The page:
In theory, the win-streak feature may mean that given enough time and the right matches, almost all players would reach Rank 5. Most players at higher ranks would therefore likely end up Legends. Consider that if two Rank 25 players were to face each other continuously in Ranked play, taking turns to win a streak of games before then losing an equal streak of games, each player would in fact slowly gain in rank due to the stars awarded from their win-streaks. Given enough time, these two players would eventually reach Rank 5, without requiring any progression in their decks or abilities. If this type of progression were to occur with a large enough group of players, one would only need to be moderately superior in ability to the worst of these players in order to reach Legend rank. If this model is indeed also applicable to the larger and more random pairings found in actual Ranked matchmaking, it can be considered that there is no 'correct' rank, only the rank which players are able to reach before the end of the season, with longer seasons offering proportionately greater ranking opportunities.
In development[edit | edit source]
- Better expressing the ranking percentiles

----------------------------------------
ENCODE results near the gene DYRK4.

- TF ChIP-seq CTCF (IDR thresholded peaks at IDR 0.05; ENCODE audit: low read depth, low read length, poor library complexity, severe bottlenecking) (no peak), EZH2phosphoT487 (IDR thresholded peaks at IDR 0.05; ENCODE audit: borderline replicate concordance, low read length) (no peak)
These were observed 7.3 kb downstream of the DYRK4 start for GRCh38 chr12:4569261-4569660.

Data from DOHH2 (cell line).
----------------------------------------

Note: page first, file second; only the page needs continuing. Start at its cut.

- Improving the "last-minute jostling for high Legend ranks" at the end of a season
- Countering the feeling of the ladder "grind"
- Adding win-streaks for the top 5 ranks
- Reanalysing and possibly changing the number of stars awarded for each rank at the end of a season
- Developing simulation tools to explore various possible changes: "With better simulation tools, we are planning on trying a lot of crazy things."
February 2017 saw the introduction of Ranked Play floors, to be implemented "near the end of February". However, the developers state that this is not the only change planned.
History[edit | edit source]
Like the current system, there were several available ranks, each of which could have 0-3 stars, and the player's current rank was displayed on the Play mode deck selection screen. However, winning or losing a match did not usually result in the player gaining or losing stars. Players would often have to achieve a reasonable win-streak to earn an additional star, and could stand to lose several games without losing stars. Matchmaking was also less transparent, as player rank was not displayed during battles, and some posters on the official forums contended that the matchmaking pool for both Ranked and Unranked play (the original name for 'Casual' play) was in fact the same.